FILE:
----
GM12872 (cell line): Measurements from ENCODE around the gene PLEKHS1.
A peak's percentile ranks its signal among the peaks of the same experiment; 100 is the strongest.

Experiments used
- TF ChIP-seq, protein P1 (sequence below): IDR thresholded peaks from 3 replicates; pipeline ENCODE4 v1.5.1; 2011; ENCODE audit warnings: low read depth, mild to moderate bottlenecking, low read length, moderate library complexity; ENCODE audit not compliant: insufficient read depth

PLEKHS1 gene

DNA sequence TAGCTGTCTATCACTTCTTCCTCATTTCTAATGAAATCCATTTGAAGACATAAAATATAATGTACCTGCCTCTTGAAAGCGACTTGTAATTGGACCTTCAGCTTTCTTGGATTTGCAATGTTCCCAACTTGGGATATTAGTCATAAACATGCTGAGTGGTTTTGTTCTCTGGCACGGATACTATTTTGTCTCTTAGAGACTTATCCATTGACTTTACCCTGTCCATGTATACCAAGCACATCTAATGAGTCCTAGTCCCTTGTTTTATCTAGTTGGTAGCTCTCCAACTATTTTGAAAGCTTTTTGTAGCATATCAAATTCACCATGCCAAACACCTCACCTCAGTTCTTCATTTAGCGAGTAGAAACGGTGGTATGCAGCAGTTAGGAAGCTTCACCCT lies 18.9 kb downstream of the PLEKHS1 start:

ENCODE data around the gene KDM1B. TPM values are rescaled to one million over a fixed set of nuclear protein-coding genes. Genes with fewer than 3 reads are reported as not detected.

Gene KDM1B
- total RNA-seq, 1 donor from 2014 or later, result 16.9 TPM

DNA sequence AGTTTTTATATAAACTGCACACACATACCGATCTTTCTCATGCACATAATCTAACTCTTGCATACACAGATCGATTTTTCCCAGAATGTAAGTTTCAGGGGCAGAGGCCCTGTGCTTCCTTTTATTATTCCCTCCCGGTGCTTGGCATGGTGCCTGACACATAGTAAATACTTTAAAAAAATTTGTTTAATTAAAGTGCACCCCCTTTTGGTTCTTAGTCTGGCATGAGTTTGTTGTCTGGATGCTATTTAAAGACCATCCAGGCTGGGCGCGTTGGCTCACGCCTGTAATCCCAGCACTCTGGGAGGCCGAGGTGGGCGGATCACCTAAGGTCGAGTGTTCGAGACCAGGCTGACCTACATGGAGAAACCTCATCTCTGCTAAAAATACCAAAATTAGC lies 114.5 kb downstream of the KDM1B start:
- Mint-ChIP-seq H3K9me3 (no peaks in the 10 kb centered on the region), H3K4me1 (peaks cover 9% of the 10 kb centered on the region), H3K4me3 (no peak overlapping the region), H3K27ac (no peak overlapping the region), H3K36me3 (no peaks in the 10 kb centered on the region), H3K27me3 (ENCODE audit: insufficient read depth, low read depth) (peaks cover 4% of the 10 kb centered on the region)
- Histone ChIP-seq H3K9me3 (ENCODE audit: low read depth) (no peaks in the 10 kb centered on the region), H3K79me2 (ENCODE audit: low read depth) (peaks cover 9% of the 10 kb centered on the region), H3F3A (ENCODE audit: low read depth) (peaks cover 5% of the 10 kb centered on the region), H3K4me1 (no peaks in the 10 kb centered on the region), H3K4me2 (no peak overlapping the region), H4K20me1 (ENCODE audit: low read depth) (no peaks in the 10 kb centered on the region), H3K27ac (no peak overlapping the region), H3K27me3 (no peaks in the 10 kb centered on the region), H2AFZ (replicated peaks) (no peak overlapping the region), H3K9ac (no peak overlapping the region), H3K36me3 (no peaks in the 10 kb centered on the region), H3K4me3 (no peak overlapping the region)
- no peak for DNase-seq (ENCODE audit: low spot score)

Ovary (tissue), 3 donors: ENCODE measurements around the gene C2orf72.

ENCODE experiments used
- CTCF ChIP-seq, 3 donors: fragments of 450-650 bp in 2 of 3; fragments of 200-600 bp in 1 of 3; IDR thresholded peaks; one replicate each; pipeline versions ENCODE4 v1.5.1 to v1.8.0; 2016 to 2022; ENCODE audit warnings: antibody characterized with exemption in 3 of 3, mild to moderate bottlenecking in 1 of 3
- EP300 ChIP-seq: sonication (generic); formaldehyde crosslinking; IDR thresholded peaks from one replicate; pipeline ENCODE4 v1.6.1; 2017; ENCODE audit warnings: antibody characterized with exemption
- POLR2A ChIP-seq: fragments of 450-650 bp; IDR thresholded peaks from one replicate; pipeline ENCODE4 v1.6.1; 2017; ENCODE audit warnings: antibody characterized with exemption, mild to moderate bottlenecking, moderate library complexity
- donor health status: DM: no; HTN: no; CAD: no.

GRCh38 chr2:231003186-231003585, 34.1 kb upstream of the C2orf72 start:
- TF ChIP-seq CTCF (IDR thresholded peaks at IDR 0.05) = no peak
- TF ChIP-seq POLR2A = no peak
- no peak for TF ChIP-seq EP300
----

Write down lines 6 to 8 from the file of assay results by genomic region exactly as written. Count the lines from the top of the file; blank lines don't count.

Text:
DNA sequence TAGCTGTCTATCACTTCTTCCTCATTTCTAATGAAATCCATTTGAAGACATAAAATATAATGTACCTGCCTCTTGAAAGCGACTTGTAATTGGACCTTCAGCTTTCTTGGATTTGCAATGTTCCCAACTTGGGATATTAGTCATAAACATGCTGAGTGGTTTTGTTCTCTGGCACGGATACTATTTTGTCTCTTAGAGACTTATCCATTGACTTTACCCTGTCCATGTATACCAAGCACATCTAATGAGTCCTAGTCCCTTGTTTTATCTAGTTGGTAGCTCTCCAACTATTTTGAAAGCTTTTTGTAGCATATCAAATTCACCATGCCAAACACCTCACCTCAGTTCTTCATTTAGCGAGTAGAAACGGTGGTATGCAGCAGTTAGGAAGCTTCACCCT lies 18.9 kb downstream of the PLEKHS1 start:

ENCODE data around the gene KDM1B. TPM values are rescaled to one million over a fixed set of nuclear protein-coding genes. Genes with fewer than 3 reads are reported as not detected.

Gene KDM1B